I’ve seen some great coverage of Capgemini’s new partnership with NetSuite, like this from ZDNet: “Capgemini, NetSuite launch ‘virtual company’ BPO toolkit.” And I’m a big fan of this quote from Phil Fersht, Founder and CEO at HfS Research: “Capgemini and NetSuite are ahead of the curve by creating a compelling suite of Cloud BPO offerings that are truly disruptive and breaking the mould of legacy BPO and ERP models.”
The headline message is very clear. If you’re an innovator, an entrepreneur, or even a corporate launching into a new country, the last thing you want is to worry about setting up back office functions to support your new enterprise. So what we’ve done is package up all the services, processes, software and infrastructure that you need to switch on the back office functions that are a potential distraction from your core aim of building a business. And it can be switched on (or off) and scaled up (or down) in a timeframe that would be unbelievable in a traditional BPO environment.
So where did the idea come from?
The initial idea for this Virtual Company solution came in a workshop with one of our largest clients. They were looking for a way to take the pain out of turning their innovations into new businesses. Every time they wanted to launch a new product business or set up in a new country, they were faced with the issue of having to build back office functions like Finance from the ground up – and integrate them with the wider corporate structure.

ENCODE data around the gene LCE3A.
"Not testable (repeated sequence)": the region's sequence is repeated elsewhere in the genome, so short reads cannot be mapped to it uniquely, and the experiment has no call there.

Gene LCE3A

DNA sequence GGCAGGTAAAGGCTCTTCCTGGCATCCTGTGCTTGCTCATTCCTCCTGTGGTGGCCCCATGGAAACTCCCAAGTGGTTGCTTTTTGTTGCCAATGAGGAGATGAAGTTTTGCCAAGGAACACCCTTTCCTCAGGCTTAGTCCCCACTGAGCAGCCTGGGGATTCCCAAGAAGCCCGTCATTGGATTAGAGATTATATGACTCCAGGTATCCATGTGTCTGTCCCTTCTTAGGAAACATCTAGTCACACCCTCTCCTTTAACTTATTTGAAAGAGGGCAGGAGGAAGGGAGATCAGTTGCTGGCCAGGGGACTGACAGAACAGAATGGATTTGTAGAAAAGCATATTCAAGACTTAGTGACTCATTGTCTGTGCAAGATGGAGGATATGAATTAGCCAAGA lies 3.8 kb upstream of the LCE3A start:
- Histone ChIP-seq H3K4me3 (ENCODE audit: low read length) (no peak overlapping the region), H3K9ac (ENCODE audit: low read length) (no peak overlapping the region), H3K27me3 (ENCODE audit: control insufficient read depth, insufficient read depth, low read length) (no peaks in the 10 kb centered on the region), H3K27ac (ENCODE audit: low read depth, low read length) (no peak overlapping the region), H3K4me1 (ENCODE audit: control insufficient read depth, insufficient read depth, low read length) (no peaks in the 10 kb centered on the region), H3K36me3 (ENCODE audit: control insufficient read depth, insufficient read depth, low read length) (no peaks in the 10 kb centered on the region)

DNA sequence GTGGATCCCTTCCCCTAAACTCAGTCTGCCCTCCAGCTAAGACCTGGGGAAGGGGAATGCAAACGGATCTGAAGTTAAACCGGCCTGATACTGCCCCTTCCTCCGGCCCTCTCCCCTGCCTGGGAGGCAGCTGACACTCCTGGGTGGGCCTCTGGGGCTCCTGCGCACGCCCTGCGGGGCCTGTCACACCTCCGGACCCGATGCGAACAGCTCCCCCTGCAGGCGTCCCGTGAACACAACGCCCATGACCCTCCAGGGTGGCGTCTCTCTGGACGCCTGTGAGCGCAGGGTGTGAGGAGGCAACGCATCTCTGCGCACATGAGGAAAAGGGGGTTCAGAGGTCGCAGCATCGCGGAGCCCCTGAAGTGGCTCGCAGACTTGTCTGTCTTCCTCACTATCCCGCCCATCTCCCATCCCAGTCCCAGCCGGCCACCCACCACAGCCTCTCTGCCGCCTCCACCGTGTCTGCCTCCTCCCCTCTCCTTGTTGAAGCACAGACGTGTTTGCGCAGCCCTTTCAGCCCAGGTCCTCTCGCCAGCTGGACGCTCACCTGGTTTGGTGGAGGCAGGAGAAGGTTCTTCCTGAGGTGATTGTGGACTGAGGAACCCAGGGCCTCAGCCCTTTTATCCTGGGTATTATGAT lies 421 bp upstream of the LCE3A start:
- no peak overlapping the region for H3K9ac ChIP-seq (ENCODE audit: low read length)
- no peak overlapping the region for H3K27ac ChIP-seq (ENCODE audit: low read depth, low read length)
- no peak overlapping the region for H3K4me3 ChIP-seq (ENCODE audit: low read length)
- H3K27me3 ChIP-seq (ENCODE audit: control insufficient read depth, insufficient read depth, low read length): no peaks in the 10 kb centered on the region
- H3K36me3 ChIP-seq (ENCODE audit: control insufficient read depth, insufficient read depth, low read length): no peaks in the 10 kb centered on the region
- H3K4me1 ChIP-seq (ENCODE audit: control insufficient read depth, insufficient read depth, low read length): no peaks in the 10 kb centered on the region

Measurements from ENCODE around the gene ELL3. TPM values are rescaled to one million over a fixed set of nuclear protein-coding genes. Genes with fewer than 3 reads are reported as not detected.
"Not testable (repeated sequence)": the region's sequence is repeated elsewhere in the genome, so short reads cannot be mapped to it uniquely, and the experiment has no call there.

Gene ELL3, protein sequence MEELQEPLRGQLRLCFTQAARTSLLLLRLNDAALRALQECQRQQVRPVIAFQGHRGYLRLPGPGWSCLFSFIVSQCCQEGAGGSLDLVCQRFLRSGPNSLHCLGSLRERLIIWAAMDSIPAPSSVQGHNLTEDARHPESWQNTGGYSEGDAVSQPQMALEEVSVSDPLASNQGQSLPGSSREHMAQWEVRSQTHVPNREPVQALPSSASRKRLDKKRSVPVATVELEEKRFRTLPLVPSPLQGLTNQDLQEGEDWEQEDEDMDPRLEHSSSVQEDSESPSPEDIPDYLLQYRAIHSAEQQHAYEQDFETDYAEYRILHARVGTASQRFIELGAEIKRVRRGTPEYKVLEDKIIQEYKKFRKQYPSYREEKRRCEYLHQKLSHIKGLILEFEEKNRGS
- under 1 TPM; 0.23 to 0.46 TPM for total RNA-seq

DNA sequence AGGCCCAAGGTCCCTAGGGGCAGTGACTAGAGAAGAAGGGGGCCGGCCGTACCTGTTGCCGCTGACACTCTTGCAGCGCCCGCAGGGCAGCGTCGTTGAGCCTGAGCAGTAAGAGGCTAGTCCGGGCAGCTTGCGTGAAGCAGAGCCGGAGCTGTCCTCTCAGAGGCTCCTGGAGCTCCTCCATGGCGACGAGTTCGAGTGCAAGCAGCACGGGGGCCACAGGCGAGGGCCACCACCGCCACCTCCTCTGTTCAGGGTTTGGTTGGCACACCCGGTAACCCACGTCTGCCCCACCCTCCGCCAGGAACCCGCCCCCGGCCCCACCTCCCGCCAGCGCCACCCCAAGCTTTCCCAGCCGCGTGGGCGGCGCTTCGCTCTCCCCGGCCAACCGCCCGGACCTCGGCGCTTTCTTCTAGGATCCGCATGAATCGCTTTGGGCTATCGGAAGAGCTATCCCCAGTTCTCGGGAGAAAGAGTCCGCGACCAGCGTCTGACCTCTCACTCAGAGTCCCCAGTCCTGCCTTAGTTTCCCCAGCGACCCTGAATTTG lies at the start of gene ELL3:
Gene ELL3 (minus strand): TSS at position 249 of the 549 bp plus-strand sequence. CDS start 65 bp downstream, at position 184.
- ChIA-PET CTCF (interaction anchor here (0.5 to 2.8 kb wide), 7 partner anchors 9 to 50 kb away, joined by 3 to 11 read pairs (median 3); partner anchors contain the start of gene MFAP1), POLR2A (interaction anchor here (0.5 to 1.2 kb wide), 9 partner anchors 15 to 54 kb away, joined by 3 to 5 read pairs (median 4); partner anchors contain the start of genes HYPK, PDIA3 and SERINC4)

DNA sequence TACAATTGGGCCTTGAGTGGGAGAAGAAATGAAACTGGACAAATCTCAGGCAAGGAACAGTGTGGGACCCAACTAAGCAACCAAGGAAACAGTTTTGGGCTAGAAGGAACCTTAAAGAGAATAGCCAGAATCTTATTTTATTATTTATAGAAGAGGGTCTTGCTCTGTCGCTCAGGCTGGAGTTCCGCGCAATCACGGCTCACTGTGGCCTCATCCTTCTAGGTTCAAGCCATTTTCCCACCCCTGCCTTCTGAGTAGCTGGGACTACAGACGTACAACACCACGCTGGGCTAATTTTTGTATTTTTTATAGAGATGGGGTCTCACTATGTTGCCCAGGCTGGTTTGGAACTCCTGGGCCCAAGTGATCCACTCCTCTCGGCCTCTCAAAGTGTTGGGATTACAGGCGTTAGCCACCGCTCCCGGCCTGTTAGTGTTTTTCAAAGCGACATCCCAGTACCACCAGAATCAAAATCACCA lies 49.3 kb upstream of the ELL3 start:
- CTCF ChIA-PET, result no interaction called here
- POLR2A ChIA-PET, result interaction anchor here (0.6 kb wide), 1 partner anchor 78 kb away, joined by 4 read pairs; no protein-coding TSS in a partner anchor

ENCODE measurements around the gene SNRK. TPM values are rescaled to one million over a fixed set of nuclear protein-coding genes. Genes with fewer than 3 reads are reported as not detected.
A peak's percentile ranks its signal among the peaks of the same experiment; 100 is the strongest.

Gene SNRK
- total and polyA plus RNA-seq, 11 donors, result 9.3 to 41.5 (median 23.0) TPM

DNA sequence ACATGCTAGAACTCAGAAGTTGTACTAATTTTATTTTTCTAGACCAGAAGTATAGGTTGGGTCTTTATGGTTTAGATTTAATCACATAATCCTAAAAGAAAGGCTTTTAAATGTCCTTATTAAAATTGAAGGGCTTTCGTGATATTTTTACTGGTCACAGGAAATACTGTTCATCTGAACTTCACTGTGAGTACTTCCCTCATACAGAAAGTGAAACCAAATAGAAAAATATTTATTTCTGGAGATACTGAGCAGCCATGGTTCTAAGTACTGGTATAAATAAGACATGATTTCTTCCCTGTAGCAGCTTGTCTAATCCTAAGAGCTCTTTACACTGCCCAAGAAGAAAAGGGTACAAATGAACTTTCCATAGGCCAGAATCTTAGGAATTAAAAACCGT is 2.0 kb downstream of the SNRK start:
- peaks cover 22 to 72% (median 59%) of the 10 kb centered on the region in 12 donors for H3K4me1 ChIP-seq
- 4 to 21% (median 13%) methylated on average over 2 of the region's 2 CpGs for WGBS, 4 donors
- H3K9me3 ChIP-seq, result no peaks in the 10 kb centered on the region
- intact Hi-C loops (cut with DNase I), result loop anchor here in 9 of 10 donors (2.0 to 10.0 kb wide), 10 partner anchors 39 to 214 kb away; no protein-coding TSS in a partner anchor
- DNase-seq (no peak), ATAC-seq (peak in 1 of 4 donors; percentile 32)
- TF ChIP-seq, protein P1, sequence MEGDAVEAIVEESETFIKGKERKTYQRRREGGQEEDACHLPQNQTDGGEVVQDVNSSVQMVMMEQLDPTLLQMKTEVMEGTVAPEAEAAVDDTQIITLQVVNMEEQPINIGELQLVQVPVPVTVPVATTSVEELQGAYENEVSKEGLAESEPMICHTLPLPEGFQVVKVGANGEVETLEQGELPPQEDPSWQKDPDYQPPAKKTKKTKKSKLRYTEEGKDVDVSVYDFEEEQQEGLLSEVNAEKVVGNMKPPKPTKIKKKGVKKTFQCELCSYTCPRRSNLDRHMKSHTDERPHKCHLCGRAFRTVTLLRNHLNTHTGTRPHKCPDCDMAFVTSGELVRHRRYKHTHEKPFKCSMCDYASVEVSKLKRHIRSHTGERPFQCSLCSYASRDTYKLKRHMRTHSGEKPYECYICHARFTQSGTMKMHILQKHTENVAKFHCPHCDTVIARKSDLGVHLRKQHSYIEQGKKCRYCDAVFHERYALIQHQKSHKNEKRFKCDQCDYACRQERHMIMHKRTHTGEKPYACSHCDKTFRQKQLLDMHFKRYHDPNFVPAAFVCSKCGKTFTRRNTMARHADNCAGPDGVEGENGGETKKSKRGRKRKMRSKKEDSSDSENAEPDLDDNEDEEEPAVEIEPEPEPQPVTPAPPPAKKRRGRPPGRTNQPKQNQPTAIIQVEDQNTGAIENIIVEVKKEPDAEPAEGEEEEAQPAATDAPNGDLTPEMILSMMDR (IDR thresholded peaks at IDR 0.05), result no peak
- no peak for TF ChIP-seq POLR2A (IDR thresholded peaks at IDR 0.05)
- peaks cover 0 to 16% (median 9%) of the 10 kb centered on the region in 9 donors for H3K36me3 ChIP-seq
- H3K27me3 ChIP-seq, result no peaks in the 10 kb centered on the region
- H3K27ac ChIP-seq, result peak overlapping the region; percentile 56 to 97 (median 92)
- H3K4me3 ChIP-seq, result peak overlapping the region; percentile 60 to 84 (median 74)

That’s an innovation killer, exactly as our CEO discussed earlier in the year.
So we put together a solution to provide a complete outsourced service – everything from the people and process through to the supporting technology. It is all pre-packaged and ready-to-go when the new business unit needs it.
Sounds simple? Let’s get into some more detail…
As I say, I like reading the press coverage but it comes to life when you start thinking about the real scenarios where the Virtual Company can be put to work.
Here are some examples of where the Virtual Company approach could work for a large corporate:
The other question I’m asked is exactly which back office functions can be delivered as part of the Virtual Company. The answer is that there’s no theoretical limit – we now have the capability to bolt together the people, process and technology that’s needed.
Let’s take the first example above – taking a new “complex” product into an existing market. Here’s how the division of responsibility between the client and the Virtual Company could look:
I think that illustrates the point perfectly. The client’s team are focused on the activities that are core to the market and the project, with the Virtual Company handling the rest.
So for the dreamers, the innovators, the entrepreneurs, I have a simple message. The future you always dreamt of, where you could concentrate on your product and your customers but have a smooth running business in the background, is finally here